No sir, this is not free market laissez faire capitalism. This is medieval serfdom, a step back in time in the direction of caveman days. Will we revert to brute rule or a police state?

The vote before you and Congress is a Damned If You Do – Damned If You Don’t situation. Dig your way out of this hole, and then let’s talk about Socialism and nationalization instead of the Free Market and fairy tale laissez faire capitalism.


  1. Brilliant & well put Mr. Griffin. I share your sentiments 100%. People that actually care about the poor have been derided and ridiculed for decades, now those that look down on everyone else have their hand out? I say NO & I mean NO. I'd like to think most of America would be happy to see the wretched banking system reduced to shreds, but we've seen how they vote again & again.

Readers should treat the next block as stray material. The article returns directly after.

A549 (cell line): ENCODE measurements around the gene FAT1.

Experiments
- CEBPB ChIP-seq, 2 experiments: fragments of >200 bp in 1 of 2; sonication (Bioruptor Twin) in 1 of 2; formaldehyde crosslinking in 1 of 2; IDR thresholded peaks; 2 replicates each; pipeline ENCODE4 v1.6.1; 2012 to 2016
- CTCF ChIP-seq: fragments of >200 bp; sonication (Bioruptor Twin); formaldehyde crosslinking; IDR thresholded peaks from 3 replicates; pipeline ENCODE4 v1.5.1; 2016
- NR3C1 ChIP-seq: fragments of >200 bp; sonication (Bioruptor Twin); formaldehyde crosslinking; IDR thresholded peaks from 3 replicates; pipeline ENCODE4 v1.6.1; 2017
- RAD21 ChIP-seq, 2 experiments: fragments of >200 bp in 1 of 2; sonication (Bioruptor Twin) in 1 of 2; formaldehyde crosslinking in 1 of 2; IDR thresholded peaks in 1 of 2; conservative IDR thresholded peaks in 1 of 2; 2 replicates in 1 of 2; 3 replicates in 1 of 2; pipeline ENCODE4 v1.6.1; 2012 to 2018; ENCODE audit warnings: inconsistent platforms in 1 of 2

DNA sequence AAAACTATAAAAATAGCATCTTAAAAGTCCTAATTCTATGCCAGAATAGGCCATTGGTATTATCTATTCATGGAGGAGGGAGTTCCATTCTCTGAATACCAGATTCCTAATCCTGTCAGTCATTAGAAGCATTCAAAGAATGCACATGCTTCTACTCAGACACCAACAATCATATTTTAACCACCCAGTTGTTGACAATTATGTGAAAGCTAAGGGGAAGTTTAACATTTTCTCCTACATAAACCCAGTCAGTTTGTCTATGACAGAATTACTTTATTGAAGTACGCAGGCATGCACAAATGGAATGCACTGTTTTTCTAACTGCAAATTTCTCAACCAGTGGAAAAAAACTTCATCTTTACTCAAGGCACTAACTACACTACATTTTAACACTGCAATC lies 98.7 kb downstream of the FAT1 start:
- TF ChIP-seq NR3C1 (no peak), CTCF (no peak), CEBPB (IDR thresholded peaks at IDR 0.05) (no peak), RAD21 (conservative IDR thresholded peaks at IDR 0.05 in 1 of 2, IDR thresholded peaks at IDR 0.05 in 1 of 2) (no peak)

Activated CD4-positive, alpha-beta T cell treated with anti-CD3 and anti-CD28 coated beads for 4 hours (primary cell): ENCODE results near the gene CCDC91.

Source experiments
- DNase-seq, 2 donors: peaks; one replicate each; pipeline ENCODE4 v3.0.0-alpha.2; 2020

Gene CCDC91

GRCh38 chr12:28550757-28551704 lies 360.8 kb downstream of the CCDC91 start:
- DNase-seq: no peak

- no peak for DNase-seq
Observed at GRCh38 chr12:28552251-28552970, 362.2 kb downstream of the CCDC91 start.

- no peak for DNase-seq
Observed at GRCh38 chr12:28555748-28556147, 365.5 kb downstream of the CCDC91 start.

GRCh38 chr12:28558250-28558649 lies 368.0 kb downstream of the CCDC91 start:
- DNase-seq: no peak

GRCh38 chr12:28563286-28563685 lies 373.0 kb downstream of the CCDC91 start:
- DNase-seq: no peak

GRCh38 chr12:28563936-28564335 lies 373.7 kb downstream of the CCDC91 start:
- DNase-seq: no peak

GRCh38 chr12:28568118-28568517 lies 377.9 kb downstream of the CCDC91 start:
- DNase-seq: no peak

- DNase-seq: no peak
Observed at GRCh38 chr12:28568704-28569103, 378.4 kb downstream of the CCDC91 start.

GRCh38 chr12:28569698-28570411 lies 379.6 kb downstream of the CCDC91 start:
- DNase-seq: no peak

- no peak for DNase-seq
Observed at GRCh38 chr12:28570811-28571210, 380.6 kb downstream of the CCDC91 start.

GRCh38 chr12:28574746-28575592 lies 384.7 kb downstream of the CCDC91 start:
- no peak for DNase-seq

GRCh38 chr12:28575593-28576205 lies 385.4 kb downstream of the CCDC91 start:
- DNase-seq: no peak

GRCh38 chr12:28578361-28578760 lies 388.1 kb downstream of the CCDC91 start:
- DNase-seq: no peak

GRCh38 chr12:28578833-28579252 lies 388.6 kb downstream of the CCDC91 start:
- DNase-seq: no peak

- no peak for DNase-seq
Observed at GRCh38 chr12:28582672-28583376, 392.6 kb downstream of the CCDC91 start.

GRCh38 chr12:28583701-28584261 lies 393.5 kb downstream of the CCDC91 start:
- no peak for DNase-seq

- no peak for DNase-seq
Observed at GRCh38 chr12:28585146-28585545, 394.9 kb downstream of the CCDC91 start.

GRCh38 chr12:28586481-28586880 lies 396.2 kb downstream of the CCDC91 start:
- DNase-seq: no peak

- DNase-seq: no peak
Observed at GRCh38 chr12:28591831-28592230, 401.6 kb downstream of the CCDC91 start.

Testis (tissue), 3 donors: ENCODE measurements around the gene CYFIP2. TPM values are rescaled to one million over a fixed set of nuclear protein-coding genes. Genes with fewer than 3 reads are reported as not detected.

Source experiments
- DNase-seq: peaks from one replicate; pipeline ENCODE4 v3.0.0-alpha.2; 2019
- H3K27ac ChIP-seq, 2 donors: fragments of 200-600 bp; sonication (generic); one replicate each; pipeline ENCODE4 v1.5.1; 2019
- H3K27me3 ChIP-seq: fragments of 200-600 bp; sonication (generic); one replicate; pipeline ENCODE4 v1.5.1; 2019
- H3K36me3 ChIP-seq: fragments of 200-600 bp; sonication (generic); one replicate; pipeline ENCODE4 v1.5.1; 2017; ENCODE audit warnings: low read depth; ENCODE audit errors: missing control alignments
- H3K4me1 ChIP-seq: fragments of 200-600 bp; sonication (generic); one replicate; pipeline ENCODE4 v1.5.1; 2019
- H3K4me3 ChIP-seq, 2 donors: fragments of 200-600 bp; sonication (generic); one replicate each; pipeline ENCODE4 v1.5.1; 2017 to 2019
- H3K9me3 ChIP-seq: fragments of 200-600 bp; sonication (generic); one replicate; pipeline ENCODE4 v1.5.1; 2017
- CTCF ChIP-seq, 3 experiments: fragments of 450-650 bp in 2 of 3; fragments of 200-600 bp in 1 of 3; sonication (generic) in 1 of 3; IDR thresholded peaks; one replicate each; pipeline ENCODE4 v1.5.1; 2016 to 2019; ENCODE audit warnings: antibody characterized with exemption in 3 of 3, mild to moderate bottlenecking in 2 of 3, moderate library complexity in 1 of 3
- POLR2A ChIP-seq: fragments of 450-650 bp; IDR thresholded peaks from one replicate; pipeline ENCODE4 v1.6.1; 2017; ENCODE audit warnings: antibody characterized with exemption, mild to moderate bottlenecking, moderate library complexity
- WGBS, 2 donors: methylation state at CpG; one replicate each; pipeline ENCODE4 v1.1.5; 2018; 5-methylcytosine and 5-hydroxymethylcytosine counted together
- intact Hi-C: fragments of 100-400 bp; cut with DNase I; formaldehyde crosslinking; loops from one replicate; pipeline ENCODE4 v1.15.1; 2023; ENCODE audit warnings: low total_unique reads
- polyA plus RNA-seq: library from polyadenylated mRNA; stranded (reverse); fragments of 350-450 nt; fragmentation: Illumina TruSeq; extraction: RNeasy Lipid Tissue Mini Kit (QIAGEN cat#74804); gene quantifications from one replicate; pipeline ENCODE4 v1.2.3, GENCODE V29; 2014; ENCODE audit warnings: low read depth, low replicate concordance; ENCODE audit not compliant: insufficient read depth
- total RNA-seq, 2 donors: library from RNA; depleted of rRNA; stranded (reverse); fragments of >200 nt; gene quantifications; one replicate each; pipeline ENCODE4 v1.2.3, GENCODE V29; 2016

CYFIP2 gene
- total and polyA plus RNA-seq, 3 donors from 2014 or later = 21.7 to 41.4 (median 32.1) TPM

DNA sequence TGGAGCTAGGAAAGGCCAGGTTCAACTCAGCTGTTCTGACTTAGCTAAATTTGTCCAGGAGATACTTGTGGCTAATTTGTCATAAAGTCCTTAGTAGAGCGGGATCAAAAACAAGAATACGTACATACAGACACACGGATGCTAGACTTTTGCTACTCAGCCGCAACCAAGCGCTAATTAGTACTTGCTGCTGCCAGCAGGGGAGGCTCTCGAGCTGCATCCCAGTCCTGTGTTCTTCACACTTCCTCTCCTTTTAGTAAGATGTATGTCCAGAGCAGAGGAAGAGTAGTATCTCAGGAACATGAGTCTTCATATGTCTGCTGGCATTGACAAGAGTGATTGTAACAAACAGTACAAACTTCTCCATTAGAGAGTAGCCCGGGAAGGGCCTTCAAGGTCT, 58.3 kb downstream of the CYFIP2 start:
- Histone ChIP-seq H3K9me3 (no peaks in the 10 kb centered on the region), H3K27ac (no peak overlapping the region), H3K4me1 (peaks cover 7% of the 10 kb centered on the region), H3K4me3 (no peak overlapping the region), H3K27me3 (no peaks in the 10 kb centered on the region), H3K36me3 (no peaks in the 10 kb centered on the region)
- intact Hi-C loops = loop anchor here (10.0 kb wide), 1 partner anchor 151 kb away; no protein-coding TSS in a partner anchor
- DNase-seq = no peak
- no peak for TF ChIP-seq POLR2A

Thank you for writing this piece.

    Ken in Cleveland

  2. Mr. Griffin...thank you for expressing my very thoughts. I too can careless if the entire financial industry collapses. My only hope is that more people cared about the welfare of others. Thank you for caring.

  3. Mr Griffin,
    Thank you for writing this.
    I give up the country that I used to love the most, and I don't know what else to say, but to say that President Bush, Chris Cox, Ben Bernanke, and Henry Paulson should go to hell.
    Again, thanks God that he created Democrat parties and someone like you in this earth.

  4. Mr. Griffin,
    As a white male, I commend you on your review and unfortunate dealings with your congrssman. I would suggest joining a blog that will "VOTE OUT" those who vote for the Bailout, be they black,white, hispanic, or other. This is not an issue that any of the people can ill afford even less so , my children!

    JB in Atlanta

  5. I hope you don't mind I borrow some of your words as I write my congressman tonight!

  6. Thanks for your voice Mr. Griffin. It is those of us who have nothing left to loose except our meager buying power, whose voices are being drowned out.

  7. When I wrote this, I thought that I was the only person outraged. But now I see that I share the sentiments of the majority of America.